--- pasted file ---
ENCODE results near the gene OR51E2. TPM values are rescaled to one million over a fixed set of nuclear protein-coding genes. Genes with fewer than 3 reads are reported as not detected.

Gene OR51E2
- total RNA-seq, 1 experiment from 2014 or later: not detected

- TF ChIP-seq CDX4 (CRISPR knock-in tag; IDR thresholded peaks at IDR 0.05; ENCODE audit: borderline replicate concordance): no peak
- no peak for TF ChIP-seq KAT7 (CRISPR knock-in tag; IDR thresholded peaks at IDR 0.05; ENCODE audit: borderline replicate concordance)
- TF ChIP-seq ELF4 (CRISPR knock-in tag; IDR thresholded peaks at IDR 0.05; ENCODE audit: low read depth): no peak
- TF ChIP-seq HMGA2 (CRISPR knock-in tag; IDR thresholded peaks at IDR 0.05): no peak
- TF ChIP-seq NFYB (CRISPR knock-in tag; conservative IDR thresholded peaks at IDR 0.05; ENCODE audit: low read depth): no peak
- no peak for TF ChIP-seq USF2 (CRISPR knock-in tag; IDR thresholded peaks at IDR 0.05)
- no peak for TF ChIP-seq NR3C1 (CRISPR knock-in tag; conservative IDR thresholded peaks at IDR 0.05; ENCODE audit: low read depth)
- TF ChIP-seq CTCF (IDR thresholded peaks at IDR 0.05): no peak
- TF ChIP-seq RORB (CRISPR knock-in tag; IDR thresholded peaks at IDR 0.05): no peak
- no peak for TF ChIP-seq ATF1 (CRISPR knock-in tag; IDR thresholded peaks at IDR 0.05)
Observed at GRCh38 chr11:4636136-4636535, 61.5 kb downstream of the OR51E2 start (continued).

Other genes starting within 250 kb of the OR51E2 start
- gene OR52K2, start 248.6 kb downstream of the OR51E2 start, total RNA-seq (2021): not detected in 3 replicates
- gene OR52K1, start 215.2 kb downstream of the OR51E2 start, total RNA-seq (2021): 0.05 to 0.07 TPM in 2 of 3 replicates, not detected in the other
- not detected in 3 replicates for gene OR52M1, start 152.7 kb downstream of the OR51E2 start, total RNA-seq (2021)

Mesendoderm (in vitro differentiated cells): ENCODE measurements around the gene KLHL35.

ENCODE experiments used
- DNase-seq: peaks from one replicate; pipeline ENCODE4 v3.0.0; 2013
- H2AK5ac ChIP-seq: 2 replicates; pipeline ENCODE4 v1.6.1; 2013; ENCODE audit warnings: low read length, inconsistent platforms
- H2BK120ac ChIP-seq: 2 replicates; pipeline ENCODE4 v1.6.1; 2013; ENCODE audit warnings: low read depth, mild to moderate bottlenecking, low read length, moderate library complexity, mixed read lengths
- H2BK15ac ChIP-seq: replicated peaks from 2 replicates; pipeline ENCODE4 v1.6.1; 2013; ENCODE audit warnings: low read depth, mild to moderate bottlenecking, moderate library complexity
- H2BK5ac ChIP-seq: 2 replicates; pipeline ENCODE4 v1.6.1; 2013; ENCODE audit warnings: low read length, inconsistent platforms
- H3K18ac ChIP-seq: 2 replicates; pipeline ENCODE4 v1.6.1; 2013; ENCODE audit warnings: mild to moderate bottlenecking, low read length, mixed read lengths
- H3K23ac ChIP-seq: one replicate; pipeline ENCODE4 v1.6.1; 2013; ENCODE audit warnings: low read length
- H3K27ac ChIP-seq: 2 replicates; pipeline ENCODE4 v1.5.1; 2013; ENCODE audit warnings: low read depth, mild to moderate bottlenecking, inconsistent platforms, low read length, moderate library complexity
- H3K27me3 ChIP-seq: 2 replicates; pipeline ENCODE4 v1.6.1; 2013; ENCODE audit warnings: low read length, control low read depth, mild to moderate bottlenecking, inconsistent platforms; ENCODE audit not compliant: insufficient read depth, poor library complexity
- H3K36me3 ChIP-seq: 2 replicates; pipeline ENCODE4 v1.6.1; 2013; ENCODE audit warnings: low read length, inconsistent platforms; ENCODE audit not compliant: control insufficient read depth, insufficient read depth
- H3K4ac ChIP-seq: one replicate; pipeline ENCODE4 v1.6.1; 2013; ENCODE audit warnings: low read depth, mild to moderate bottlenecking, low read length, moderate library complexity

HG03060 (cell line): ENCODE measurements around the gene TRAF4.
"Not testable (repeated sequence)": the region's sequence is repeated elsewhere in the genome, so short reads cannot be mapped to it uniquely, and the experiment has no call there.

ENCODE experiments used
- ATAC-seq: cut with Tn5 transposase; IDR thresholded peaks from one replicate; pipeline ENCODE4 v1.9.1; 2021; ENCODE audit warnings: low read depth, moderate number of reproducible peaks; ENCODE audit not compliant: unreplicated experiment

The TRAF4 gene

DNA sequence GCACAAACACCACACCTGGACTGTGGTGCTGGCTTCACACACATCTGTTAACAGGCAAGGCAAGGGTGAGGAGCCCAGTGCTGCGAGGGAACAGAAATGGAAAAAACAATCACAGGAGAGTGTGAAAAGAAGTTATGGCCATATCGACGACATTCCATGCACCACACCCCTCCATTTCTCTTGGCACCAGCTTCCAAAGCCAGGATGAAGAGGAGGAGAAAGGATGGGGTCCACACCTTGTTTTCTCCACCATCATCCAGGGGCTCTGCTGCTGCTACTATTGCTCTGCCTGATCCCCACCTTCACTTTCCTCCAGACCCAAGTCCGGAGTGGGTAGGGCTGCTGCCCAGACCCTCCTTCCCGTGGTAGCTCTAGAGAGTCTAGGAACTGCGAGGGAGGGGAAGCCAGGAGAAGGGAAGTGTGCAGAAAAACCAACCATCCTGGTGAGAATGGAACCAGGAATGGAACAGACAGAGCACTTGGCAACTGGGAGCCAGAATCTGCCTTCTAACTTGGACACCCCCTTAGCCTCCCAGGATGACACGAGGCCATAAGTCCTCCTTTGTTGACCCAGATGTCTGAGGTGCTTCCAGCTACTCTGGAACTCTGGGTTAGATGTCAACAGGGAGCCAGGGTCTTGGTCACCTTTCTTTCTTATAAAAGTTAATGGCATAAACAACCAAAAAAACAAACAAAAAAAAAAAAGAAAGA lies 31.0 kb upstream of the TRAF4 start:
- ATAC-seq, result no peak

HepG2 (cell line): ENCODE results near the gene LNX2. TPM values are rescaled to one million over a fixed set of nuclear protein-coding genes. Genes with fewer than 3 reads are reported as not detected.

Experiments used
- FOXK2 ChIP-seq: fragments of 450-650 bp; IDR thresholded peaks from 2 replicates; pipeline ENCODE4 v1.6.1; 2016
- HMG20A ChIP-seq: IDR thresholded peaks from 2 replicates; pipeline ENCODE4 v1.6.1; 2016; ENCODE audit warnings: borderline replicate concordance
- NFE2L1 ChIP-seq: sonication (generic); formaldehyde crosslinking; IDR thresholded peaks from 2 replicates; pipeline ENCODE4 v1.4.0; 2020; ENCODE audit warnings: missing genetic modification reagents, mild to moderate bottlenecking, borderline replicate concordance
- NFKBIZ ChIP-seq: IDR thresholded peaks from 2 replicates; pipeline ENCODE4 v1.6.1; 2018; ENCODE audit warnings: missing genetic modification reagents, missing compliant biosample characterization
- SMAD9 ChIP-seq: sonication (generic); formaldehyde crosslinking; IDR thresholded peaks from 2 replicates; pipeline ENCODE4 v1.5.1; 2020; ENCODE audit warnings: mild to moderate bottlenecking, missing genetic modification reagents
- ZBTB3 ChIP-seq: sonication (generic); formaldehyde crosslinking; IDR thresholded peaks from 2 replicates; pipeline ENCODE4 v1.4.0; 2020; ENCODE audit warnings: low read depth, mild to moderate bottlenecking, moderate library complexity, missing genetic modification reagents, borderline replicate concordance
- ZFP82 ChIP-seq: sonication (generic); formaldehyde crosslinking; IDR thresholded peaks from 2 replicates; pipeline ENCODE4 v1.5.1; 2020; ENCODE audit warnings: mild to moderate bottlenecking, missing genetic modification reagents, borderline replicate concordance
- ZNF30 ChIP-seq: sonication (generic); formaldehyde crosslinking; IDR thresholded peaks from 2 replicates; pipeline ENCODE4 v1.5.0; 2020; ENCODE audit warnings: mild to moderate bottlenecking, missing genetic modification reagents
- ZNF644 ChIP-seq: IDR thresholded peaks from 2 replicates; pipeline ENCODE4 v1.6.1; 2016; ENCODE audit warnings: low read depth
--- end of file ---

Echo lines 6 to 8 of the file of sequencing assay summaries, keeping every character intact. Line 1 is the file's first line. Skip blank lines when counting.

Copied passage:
- TF ChIP-seq ELF4 (CRISPR knock-in tag; IDR thresholded peaks at IDR 0.05; ENCODE audit: low read depth): no peak
- TF ChIP-seq HMGA2 (CRISPR knock-in tag; IDR thresholded peaks at IDR 0.05): no peak
- TF ChIP-seq NFYB (CRISPR knock-in tag; conservative IDR thresholded peaks at IDR 0.05; ENCODE audit: low read depth): no peak